Americans could use some good news right about now -- and this morning, the Supreme Court gave it to them. After 29 long years, the justices just took a case that every pro-lifer has been waiting for: a direct challenge to Roe v. Wade. For the first time since 1992, the highest court in the land has a chance to deal a death blow to the precedent that's tied this country in judicial knots -- and robbed us of 62 million unique, irreplaceable lives. That could all change by this time next year when the Supreme Court has what some legal scholars are calling "the best opportunity they'll ever have to overturn Roe."
For years, cases have been bubbling to the surface from the states -- all of them designed to do what Mississippi's law just did: force the Supreme Court to reconsider the country's abortion standards. A lot of people -- FRC experts included -- think the mere fact that the justices took the case is a victory. It means, most likely, that the court's newest members are ready to make a major change in the law. "This is groundbreaking," FRC's Katherine Beck Johnson agreed. The fact that the Supreme Court has agreed to hear "the first gestational limit on abortion since Roe" is a significant shift. "With Justice Amy Coney Barrett now on the Court, we look forward to the unborn being protected," she said.
And that's exactly what groups like Planned Parenthood are afraid of. The organization's action arm, led by Alexis McGill, was disgusted by the announcement, warning that almost 50 years of radical precedent is on the line. Pro-lifers, she said sullenly, have obviously been waiting for this day, since it's "the opportunity for the newly compromised Supreme Court to take away our right to abortion."
Mississippi's law, which went through the ringer on appeal, would limit abortion to the first 15 weeks of pregnancy unless there's a serious abnormality with the baby. That's two months earlier than the 24-week limit, set by Planned Parenthood v. Casey in the early 90s. But times and technology, Mississippi argues, have changed. In her brief to the high court, state attorney general Lynn Fitch (R) calls it an "inflexib[le] viability standard [that] eviscerates 'the states' ability to account for 'advances in medical and scientific technology that have greatly expanded our knowledge of prenatal life...'" She pointed to the new science on fetal pain and stimuli -- explaining that babies can now feel pain much earlier than researchers thought. "Mississippi attempted to introduce these advances below. But the district court disregarded them," she argued.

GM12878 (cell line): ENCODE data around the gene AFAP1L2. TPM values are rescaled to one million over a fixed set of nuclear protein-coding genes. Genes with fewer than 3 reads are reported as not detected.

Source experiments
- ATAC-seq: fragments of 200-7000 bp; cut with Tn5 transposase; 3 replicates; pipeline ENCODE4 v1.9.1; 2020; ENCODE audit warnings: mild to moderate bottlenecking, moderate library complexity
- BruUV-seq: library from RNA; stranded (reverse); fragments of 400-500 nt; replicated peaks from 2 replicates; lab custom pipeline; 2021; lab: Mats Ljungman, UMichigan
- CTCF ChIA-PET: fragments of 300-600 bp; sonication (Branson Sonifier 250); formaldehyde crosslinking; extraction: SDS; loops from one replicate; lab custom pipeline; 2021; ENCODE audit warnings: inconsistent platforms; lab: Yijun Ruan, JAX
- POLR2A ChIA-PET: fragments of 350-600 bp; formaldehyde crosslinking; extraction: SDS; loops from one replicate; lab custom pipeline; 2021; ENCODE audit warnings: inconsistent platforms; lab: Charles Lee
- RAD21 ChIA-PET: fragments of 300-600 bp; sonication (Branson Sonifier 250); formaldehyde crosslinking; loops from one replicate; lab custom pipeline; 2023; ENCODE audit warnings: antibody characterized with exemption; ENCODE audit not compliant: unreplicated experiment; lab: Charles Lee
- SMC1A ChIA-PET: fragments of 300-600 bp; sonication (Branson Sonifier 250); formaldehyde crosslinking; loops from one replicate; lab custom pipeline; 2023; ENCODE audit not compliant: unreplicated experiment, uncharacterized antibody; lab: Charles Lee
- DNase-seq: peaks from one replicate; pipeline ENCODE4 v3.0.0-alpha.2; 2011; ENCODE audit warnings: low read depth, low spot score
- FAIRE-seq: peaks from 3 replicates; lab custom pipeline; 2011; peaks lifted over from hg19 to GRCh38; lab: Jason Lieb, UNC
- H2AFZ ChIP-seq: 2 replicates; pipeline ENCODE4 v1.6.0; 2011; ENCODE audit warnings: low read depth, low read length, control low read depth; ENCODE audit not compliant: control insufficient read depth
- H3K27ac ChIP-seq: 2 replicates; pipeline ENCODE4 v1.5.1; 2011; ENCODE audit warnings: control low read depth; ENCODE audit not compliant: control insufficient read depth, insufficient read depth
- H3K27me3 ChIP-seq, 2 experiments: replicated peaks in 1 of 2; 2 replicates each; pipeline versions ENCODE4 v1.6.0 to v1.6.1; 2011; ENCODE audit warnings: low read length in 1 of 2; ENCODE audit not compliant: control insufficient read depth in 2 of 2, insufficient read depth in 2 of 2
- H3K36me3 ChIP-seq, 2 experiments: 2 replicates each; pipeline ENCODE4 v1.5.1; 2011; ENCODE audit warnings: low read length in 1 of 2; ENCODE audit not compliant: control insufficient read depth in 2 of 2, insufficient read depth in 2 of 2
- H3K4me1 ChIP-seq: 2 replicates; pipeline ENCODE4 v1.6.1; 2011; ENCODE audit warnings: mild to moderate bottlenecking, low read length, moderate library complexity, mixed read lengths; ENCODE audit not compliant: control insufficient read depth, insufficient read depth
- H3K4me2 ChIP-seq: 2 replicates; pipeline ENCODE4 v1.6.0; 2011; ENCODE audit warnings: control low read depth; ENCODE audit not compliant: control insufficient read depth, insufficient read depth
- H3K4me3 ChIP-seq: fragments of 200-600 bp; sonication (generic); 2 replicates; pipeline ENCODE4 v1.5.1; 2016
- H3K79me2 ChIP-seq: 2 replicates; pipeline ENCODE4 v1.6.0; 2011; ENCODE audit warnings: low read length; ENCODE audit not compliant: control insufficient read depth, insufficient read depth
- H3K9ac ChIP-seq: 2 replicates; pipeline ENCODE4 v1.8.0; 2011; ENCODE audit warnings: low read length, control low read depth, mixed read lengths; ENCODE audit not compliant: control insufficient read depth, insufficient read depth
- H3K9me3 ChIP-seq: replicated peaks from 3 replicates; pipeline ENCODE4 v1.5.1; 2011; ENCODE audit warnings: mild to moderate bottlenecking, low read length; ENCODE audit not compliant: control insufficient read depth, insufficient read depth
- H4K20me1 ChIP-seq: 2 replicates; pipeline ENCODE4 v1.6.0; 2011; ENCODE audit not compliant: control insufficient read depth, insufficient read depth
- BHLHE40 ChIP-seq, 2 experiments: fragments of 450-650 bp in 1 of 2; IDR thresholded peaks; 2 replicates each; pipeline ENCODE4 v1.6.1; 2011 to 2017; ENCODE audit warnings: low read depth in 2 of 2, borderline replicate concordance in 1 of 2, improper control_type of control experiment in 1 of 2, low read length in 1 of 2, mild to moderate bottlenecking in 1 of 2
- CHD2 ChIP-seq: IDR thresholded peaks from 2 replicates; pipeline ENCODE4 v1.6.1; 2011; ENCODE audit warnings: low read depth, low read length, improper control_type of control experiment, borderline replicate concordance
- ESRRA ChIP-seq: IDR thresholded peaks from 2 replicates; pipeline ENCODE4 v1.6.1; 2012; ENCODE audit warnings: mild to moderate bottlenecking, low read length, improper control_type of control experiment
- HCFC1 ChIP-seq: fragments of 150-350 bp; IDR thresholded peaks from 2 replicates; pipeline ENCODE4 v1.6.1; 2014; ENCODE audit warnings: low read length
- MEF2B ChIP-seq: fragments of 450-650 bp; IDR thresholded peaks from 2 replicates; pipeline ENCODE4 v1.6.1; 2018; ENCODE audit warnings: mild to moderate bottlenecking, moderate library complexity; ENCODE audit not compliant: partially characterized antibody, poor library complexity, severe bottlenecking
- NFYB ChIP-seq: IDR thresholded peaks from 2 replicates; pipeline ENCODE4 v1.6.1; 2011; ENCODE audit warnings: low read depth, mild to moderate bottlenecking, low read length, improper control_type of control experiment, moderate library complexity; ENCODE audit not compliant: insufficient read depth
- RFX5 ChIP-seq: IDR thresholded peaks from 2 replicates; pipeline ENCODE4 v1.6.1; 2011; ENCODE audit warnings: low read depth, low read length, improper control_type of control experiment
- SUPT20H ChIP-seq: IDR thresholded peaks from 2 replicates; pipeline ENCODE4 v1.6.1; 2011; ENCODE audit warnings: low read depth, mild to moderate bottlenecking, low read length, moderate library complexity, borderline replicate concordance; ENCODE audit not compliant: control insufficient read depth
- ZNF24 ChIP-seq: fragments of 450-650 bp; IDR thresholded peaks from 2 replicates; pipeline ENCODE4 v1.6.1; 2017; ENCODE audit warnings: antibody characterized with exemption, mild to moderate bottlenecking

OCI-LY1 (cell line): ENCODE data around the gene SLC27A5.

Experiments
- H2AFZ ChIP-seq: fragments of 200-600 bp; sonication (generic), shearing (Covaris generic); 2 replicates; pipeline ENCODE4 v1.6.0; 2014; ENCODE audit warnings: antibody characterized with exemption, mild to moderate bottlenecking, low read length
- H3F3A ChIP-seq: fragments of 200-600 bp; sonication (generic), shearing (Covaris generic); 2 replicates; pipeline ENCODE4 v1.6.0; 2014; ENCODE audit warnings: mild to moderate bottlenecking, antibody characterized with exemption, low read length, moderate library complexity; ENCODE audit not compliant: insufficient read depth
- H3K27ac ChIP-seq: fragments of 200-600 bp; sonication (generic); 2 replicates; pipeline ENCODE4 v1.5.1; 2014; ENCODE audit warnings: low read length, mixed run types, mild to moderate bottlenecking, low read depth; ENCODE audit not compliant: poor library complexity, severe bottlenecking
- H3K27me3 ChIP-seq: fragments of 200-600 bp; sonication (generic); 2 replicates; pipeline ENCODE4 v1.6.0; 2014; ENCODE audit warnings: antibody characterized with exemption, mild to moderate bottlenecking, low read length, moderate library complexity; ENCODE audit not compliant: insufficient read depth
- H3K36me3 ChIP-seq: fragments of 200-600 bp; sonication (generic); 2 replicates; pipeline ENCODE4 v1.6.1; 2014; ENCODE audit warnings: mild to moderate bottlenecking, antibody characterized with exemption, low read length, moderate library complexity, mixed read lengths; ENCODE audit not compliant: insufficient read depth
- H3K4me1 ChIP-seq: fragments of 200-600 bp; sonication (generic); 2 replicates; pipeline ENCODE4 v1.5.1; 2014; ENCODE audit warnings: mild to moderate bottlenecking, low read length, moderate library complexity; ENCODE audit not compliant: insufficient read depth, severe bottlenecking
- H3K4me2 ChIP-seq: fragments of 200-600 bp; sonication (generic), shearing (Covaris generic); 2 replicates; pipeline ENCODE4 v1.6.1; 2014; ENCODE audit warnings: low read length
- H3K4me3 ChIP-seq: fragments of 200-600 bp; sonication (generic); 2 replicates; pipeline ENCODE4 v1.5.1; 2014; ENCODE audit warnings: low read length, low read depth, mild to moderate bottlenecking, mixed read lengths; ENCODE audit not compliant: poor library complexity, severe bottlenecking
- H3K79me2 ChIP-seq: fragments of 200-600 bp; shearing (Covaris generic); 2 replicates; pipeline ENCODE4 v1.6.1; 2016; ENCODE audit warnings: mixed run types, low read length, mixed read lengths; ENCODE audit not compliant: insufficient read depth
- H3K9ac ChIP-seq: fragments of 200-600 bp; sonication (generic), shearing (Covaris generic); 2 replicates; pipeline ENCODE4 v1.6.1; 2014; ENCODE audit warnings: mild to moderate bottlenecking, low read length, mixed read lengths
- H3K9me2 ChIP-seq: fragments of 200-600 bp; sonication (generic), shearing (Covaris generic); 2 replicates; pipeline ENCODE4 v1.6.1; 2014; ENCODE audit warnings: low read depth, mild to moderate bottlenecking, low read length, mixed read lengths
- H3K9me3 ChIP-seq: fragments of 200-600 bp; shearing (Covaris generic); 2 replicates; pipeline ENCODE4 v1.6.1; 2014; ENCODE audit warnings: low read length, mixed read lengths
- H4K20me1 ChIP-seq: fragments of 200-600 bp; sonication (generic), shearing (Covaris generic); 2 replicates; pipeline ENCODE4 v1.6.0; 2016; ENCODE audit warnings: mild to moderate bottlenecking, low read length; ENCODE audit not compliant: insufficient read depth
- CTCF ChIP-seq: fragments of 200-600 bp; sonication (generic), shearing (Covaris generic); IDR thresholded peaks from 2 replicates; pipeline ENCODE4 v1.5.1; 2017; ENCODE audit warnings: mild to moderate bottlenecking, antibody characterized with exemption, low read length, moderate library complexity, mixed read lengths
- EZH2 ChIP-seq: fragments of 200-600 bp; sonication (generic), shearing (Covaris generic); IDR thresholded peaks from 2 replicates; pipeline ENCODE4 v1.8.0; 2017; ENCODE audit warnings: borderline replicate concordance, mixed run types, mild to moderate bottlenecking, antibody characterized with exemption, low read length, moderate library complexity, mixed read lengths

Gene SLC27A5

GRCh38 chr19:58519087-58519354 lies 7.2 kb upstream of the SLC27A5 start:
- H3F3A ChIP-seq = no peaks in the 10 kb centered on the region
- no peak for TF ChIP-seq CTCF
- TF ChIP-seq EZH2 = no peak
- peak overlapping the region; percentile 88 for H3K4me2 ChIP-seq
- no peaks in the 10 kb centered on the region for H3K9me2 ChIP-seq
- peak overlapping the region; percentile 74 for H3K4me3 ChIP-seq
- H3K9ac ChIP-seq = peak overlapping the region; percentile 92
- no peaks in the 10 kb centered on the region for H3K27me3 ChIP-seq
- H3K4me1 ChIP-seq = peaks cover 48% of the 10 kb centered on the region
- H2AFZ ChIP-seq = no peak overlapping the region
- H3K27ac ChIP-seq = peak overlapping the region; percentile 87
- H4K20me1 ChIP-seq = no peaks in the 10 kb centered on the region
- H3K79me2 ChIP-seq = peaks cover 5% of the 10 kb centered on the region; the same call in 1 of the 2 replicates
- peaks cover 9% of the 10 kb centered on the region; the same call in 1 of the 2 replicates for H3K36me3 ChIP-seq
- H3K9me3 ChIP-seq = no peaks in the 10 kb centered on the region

In fact, Judge Carlton Reeves didn't just disregard them, he chastised Mississippi for trying to bait the new justices into taking their case. "The state chose to pass a law it knew was unconstitutional to endorse a decades-long campaign, fueled by national interest groups, to ask the Supreme Court to overturn Roe v. Wade," he wrote. "This court follows the commands of the Supreme Court and the dictates of the United States Constitution, rather than the disingenuous calculations of the Mississippi Legislature."
Fifth Circuit Court of Appeals Judge James Ho was much more sympathetic but agreed that he was bound by what the Supreme Court had decided all of those years ago. Still, he didn't mind reminding the justices in his reluctant (but separate) concurrence that "Nothing in the text or original understanding of the Constitution establishes a right to an abortion. Rather, what distinguishes abortion from other matters of health care policy in America -- and uniquely removes abortion policy from the democratic process established by our Founders -- is Supreme Court precedent."
Now is the time to change that, NRO's Ed Whelan says. "Laws like Mississippi's have broad public support. According to an NPR/PBS NewsHour/Marist poll from last year, only 29 percent of Americans think that abortion should generally be allowed after the first three months of pregnancy (13 or so weeks). That broad public support is likely to grow when Americans learn that -- according to this Center for Reproductive Rights database -- France, Italy, Germany, Spain, Norway, Switzerland, and lots of other European countries have a gestational limit of 14 weeks or earlier." This case he points out will finally give President Trump's three justices a chance to send the issue back where it belongs -- to state legislatures. "Indeed," he wrote in November, "it is unlikely that there will ever be a more opportune moment."
For some justices, like Thomas and Samuel Alito, this day has been a long time coming. "Our abortion precedents are grievously wrong and should be overruled," Thomas insisted as recently as last year. FRC's Mary Szoch agrees. "Roe and Casey were obviously wrongly and arbitrarily decided... Now, with this direct challenge to Roe and Casey, the Court has a chance to correct their errors and send the 'right' to abortion back to the states. We must pray ardently that the justices have the courage to stand against the pressure from the left and uphold the Constitution. Ultimately, we must pray that hearts and minds everywhere change and that the review of Mississippi's abortion ban is the beginning of total protection of the unborn child in the womb."